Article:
India to cut coal-based electricity generation by as much as 10 percent
BYLINE: By PETER RABATANDERAND/Associated PressWith more than 60 million coal-fired power plants operating across India, it is no surprise that coal-burning is one of the most profitable sectors of the country’s economy.
However, a recent report by the Indian Energy Resources Development Agency (IERA) indicates that the country may have to reduce coal-fueled electricity generation to less than 10 percent of total power production to meet the countrys energy demands.
While the IERA report did not provide any specific details, it pointed to an increase in coal-powered electricity generation as a major driver behind India’s coal-dependent energy picture.
According to IERA, in 2019, the number of coal-burned power plants fell by 4.7 percent to 8,072 units, or 1,739 gigawatts.
The coal-related power sector accounted for 10.7% of total Indian electricity consumption, according to IETA.
The report points out that the decline in coal power generation is primarily due to a sharp increase in power generation from renewable energy sources, which the IETA said were now “a majority of the power generation”.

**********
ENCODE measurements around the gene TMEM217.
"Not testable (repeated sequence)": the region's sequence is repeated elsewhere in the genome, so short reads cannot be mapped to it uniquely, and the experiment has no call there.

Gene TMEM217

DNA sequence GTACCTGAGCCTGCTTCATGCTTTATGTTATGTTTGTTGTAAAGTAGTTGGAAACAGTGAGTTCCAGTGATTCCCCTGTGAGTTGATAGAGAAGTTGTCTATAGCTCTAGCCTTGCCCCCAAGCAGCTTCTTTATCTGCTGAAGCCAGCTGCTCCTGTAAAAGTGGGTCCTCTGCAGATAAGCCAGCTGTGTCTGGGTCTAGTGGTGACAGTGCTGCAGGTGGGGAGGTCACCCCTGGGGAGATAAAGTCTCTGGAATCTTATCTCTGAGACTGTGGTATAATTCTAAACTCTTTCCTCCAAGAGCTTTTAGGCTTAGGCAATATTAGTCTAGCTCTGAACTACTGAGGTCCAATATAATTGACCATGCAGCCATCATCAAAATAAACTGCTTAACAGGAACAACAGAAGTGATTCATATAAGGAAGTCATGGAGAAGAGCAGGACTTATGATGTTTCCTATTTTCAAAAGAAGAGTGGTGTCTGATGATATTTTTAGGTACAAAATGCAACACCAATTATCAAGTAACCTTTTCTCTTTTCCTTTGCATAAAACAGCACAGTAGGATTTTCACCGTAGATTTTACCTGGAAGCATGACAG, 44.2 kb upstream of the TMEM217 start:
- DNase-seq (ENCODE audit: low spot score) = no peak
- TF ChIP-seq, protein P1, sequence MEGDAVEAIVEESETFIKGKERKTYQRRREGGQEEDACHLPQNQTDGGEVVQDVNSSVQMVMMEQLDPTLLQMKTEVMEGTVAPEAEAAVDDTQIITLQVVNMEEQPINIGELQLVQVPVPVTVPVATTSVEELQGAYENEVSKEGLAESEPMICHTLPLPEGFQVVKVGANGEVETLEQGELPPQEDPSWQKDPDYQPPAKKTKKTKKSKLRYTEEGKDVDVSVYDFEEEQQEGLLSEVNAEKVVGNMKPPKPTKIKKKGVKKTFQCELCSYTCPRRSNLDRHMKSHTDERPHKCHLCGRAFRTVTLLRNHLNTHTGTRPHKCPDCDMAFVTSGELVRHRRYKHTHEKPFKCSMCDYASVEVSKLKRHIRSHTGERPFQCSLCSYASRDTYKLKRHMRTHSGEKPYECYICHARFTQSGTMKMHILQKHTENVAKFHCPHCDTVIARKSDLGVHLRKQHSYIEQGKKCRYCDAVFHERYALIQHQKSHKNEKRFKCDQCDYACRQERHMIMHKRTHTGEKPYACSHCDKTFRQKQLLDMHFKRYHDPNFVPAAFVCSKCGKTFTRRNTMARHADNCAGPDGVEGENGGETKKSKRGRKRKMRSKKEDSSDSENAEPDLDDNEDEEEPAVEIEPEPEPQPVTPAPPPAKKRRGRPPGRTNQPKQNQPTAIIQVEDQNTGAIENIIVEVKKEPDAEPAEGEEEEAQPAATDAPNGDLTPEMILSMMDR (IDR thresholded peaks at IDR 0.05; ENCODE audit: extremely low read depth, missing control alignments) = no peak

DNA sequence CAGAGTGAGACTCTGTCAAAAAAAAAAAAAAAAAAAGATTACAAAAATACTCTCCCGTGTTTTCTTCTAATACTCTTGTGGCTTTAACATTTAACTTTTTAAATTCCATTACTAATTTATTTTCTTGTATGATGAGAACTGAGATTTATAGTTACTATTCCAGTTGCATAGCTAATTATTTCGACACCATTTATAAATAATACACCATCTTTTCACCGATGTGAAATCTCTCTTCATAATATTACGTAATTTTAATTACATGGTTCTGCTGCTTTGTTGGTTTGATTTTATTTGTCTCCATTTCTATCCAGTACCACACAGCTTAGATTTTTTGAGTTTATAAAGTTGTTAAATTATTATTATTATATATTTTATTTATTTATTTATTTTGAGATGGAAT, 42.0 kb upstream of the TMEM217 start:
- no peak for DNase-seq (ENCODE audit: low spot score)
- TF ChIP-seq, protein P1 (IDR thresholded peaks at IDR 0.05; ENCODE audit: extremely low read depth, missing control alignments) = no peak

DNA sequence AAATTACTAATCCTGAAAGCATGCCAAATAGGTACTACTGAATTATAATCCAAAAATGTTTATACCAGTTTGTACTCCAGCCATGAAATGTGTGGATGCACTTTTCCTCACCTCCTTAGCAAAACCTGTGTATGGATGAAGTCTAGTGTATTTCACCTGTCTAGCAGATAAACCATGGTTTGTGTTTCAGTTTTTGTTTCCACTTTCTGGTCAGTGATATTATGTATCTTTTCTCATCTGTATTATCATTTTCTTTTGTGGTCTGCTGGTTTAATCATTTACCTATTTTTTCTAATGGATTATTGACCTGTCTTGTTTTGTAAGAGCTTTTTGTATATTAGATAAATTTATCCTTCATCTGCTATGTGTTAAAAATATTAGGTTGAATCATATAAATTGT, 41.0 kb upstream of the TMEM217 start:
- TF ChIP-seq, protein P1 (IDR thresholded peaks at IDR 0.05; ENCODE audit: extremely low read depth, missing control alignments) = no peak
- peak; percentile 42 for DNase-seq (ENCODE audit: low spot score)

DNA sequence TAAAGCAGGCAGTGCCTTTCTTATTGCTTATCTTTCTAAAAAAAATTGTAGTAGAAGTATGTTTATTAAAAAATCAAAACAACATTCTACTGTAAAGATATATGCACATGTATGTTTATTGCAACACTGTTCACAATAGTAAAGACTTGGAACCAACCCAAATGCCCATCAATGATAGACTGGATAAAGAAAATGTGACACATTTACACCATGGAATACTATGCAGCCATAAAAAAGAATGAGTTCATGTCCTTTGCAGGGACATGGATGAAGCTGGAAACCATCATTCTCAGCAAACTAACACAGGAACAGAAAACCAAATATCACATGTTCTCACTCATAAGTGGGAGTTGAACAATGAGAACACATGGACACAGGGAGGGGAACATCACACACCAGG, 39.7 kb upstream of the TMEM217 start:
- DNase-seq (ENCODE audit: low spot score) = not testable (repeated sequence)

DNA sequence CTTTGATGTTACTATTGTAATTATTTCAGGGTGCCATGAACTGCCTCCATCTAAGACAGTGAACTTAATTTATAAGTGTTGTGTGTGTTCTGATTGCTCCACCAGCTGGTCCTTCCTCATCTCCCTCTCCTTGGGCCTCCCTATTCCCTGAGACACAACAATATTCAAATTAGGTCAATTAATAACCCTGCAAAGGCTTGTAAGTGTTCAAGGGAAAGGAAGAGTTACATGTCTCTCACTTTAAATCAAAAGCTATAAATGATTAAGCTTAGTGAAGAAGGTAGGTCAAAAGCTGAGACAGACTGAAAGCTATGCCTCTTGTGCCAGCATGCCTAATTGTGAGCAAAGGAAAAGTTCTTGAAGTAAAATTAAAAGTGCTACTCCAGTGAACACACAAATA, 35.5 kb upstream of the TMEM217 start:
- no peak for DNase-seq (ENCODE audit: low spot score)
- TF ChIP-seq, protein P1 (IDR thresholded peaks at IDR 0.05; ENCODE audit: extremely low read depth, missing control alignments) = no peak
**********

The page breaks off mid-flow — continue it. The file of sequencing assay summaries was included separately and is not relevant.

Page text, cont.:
The decline in power-generation from renewables was due to the rising cost of energy and the decline of coal plants, according the IEA.
While coal is the main fuel for the country, other sources of energy such as natural gas and renewable energy are also in demand.
According the IRA report, India’s electricity demand grew by 1.3 percent in 2019 and 1.6 percent in 2020 compared to the previous year.
Power generation from natural gas, the country “second-largest fuel” after coal, grew by 0.3% and renewable power by 0,3 percent, according IERA.
Despite the IESA report, Prime Minister Narendra Modi, who was inaugurated in the capital, New Delhi on March 1, has not indicated that he intends to scrap the coal-power plants.
Instead, he has focused on the development of renewable energy as a way to boost India’s renewable energy sector, and has promised to create 10 million jobs.